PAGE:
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When Telemachus was one year old, according to Penelope, “disaster struck” because of Helen. A captain from Sparta arrived in the harbor and Odysseus... (full context)
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As Odysseus listened to the story, he stayed quiet. That night, however, Odysseus told Penelope that he was upset because he and many other men had sworn a sacred oath... (full context)
Chapter 12: Waiting
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Penelope continues her narrative following Odysseus’s departure. He was away in Troy while she stayed in... (full context)
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Every day Penelope would climb up to the top floor of the palace to look for Odysseus’s ships,... (full context)
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The minstrels sang these rumors, embellishing them freely. In front of Penelope, they only sang the best versions, in which Odysseus came across as clever and good,... (full context)
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Anticleia died during Odysseus’s absence, blaming Penelope for everything. Eurycleia and Laertes aged. Laertes turned toward a farming life, and Penelope thinks... (full context)
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As a result of this, Penelope had to learn everything on her own. Penelope learned to make inventories and how to... (full context)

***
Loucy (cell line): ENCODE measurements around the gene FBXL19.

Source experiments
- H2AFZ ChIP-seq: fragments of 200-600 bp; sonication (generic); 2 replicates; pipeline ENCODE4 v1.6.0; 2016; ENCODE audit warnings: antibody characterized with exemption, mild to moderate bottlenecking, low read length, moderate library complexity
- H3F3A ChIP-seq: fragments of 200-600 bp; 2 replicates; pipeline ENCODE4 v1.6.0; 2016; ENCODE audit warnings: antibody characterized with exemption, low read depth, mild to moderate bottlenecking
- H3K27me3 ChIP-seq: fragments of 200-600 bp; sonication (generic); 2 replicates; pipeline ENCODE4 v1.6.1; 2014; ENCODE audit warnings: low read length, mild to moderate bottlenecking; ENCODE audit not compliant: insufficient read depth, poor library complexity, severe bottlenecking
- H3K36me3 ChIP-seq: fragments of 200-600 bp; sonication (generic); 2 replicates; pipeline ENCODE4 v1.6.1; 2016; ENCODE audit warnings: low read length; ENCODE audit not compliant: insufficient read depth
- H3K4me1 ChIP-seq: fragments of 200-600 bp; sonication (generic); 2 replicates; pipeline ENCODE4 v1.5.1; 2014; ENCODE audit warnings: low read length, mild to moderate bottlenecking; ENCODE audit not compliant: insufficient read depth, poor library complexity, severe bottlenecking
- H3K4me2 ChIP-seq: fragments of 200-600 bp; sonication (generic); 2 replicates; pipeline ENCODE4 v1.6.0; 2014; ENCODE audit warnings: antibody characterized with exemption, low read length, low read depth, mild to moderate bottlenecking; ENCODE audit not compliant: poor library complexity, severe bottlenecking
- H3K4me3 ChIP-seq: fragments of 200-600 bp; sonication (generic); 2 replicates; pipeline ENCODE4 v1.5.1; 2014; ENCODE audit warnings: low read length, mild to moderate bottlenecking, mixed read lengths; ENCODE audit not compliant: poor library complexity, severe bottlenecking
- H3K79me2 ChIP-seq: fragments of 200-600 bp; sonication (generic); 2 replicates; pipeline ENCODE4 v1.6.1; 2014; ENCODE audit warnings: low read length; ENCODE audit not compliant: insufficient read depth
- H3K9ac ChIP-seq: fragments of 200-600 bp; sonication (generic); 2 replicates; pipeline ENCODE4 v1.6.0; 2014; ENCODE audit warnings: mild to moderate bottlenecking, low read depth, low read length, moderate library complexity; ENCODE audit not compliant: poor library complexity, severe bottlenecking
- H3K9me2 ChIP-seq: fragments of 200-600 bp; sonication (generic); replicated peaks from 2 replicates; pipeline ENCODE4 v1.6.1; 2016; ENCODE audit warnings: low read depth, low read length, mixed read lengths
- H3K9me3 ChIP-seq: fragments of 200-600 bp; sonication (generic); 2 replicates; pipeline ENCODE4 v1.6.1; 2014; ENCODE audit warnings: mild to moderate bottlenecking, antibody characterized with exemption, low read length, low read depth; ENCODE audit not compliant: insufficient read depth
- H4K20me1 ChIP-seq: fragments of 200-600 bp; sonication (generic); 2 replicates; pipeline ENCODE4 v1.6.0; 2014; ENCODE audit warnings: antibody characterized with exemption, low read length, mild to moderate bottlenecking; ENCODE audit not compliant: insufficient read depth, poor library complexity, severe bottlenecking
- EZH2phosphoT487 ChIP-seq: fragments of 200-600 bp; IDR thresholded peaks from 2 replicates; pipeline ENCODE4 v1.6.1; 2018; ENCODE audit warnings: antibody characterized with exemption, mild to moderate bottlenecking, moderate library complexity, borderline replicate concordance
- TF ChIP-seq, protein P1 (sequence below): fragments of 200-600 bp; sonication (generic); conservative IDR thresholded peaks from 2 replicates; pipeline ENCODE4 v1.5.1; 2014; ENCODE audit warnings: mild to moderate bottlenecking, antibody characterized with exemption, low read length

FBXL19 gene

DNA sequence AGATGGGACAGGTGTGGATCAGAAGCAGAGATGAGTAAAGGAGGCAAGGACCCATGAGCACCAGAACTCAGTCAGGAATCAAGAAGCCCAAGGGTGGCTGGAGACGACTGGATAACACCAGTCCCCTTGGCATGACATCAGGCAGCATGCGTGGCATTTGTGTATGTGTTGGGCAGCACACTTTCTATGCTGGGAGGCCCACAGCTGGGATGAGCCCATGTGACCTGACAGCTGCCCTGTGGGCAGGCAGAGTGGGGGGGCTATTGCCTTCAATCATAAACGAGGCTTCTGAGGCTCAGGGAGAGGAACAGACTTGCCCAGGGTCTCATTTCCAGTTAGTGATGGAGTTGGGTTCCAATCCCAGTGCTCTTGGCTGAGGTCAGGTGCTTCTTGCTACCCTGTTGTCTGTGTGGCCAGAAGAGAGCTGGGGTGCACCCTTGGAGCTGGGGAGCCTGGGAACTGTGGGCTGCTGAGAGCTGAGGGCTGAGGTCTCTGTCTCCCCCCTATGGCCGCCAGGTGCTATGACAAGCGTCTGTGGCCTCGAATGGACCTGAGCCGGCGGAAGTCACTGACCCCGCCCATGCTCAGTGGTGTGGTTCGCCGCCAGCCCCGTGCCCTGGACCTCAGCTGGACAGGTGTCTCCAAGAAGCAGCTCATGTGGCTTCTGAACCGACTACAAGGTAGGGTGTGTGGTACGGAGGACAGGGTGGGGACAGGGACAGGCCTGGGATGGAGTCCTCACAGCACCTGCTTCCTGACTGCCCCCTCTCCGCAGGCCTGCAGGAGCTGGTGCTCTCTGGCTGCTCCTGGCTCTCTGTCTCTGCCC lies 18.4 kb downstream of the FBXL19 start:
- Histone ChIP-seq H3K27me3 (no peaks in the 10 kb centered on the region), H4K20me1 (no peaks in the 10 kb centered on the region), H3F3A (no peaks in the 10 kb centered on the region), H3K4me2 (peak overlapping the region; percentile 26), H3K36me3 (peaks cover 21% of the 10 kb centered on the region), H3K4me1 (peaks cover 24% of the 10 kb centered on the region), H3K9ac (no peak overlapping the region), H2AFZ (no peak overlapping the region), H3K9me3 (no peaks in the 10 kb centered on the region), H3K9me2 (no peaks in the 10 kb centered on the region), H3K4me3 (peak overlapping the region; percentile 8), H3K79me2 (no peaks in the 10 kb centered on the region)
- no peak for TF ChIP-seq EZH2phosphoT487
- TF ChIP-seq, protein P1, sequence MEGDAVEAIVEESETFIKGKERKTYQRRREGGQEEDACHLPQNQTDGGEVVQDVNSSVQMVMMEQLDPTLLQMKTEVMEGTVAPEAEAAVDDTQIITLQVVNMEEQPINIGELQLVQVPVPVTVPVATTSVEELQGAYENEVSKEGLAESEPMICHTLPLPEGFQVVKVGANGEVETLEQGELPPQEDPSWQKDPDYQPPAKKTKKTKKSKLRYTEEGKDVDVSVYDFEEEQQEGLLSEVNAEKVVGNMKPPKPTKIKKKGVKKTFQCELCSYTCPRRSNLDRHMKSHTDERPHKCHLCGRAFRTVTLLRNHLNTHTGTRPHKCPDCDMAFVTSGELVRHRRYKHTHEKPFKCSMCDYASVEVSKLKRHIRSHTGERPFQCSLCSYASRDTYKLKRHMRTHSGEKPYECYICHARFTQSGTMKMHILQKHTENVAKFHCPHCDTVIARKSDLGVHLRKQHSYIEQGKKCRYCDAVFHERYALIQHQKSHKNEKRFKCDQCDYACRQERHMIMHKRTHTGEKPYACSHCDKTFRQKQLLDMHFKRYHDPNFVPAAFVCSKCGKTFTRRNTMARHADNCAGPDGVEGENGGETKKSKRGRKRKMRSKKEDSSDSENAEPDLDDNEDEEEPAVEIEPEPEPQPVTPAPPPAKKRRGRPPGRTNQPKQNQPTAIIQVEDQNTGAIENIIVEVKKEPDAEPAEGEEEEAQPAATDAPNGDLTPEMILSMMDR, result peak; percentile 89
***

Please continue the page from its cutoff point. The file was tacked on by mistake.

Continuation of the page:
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Through trading for supplies, Penelope developed a reputation as a smart bargainer. She oversaw farms and became an expert at... (full context)
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Despite her busy schedule, Penelope felt extremely alone. She cried herself to sleep and prayed to the gods for her... (full context)
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Progressively, outsider interest in Penelope increased, and foreign ships began appearing in the harbor. People asked Penelope if she would... (full context)
Chapter 14: The Suitors Stuff Their Faces
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Penelope resumes her first-person narrative, but deviates from her chronological account of the past to mention... (full context)
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In the underworld encounter, Penelope greets Antinous and asks him to take the arrow out of his neck. Antinous responds... (full context)
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Penelope thanks him and then says that, now that they are friends, he can tell her... (full context)
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Antinous, using a nasty tone, responds that Penelope probably could have still had one or two “brats,” and Penelope asks again about his... (full context)
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Although Penelope had thought that she would prefer straightforward answers, she does not. Still, she thanks Antinous... (full context)
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According to Penelope, the Suitors did not show up directly after Odysseus left. For the first ten years... (full context)